High-security nuclear material leaves Livermore
LIVERMORE (AP) — Federal officials say Lawrence Livermore Laboratory is no longer home to some high-security, special nuclear weapons materials.
The National Nuclear Security Administration say the lab will still focus on the safety, security and reliability of the nation's nuclear weapons stockpile, but just with a reduced amount of nuclear material that does not require as much as security as was needed in the past.
The agency says that decision will save about $40 million in taxpayer funds.
NNSA Administrator Thomas D'Agostino says taking the materials out of Livermore is part of a national plan to consolidate special nuclear materials in as few places as possible.
The Oakland Tribune reports the materials were removed from the lab's Plutonium Facility, which is located in an area known as the "Superblock."
Principal arrested on suspicion of having meth
SANTA CLARA (AP) — The principal of a Santa Clara elementary school has been arrested on suspicion of possessing crystal methamphetamine for sale.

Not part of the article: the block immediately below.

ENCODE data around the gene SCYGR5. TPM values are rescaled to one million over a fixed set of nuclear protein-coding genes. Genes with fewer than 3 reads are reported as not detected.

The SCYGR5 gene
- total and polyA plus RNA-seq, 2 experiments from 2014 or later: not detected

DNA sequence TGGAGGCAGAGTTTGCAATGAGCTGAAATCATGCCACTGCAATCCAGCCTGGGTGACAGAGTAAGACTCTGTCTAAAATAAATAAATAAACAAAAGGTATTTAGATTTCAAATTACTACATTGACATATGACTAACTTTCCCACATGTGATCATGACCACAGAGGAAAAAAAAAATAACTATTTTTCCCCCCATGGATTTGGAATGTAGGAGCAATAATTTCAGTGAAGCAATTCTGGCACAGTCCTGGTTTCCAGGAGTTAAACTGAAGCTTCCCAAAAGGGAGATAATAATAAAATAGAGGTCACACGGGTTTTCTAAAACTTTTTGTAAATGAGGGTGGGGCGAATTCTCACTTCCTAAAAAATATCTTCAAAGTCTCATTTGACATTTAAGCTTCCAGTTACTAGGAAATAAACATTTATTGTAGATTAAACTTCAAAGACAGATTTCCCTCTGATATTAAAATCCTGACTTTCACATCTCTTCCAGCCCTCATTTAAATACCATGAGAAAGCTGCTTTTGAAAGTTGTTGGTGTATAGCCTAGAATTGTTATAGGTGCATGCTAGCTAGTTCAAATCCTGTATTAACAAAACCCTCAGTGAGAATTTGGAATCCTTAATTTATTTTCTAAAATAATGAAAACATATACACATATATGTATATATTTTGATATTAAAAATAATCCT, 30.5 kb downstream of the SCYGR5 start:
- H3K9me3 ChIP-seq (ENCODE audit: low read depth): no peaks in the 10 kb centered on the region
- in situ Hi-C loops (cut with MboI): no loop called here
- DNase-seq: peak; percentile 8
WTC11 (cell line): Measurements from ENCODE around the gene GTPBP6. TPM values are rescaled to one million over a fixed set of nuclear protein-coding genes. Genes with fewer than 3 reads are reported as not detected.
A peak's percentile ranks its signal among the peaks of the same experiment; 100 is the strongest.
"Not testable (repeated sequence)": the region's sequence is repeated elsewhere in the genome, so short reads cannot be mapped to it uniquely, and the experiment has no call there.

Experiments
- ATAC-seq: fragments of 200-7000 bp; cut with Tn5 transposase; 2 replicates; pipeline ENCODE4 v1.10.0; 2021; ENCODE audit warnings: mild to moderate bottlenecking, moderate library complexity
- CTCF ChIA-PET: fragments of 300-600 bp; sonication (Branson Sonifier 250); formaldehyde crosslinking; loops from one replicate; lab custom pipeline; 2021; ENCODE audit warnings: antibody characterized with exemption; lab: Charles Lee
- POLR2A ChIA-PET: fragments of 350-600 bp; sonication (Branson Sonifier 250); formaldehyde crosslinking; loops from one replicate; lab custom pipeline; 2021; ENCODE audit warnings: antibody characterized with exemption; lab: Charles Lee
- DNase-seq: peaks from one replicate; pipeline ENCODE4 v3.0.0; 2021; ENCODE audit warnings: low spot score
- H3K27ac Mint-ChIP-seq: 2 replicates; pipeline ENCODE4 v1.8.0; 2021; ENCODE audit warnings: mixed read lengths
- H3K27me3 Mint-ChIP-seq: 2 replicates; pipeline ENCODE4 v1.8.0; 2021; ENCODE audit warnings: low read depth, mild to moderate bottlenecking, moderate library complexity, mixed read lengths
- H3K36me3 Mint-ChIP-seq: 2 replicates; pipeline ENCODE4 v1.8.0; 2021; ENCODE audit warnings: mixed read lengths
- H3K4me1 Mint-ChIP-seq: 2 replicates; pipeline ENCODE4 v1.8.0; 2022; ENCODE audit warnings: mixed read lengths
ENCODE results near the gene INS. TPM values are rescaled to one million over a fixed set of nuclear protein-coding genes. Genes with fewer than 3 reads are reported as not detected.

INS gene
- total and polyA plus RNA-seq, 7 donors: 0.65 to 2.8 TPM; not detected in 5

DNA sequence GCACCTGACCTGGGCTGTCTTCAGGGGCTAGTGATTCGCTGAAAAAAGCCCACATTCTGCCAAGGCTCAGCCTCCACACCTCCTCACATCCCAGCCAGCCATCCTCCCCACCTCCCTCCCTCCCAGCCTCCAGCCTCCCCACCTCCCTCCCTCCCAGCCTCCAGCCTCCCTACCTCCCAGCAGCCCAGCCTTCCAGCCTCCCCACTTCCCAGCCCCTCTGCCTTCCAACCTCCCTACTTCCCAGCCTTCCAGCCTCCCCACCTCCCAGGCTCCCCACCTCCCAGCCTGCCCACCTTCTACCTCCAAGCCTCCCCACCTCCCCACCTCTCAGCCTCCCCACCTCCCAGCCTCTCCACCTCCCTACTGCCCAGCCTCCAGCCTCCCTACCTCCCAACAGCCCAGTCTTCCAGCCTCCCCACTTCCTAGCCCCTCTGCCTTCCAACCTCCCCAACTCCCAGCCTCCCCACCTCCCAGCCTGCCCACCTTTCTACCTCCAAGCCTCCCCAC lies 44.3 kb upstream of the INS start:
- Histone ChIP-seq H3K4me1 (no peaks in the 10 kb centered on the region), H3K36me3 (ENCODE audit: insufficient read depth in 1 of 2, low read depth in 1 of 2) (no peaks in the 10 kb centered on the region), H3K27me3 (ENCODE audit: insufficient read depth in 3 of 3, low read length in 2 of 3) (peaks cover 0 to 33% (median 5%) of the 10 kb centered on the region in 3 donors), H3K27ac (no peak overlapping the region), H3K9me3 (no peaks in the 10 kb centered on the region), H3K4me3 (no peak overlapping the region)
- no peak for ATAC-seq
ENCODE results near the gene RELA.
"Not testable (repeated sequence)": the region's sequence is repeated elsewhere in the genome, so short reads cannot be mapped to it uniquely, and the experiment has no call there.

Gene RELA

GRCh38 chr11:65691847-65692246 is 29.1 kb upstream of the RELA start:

State prosecutors say Eric Dean Lewis was taken into custody on Friday after he arranged to meet an undercover officer he encountered on an online dating site at a Caltrain station and provide him with narcotics.
California Department of Justice spokeswoman Michelle Gregory says police began investigating Lewis after getting a tip that the Montague Elementary School principal was involved in drugs. The San Mateo County Times reports authorities searched Lewis' house after his arrest and found a quarter-ounce of methamphetamine and the club drug GHB.
Santa Clara Unified School District authorities say Lewis has been placed on unpaid administrative leave.
Lewis, of San Francisco, was booked into Santa Clara County jail. It was not immediately clear whether he had an attorney.
EPA probes bypass pipe at Chevron Calif. refinery
RICHMOND . (AP) — The U.S. Environmental Protection Agency is conducting a criminal investigation of Chevron after learning the company had been routing pollutants around monitoring equipment at its Richmond refinery and burning them off into the atmosphere.
The San Francisco Chronicle reports that the Bay Area Air Quality Management District found a pipe inside the refinery used to route hydrocarbon gases around monitoring equipment about two years ago.
The EPA opened the criminal investigation in early 2012. EPA investigators want to know who at Chevron was aware of the bypass pipe and whether it was used to intentionally deceive air pollution regulators.
The probe is unrelated to the Aug. 6 fire at the Richmond plant, which reduced production at one of the nation's largest refineries. Smoke from the fire sent thousands of residents to hospitals with health complaints.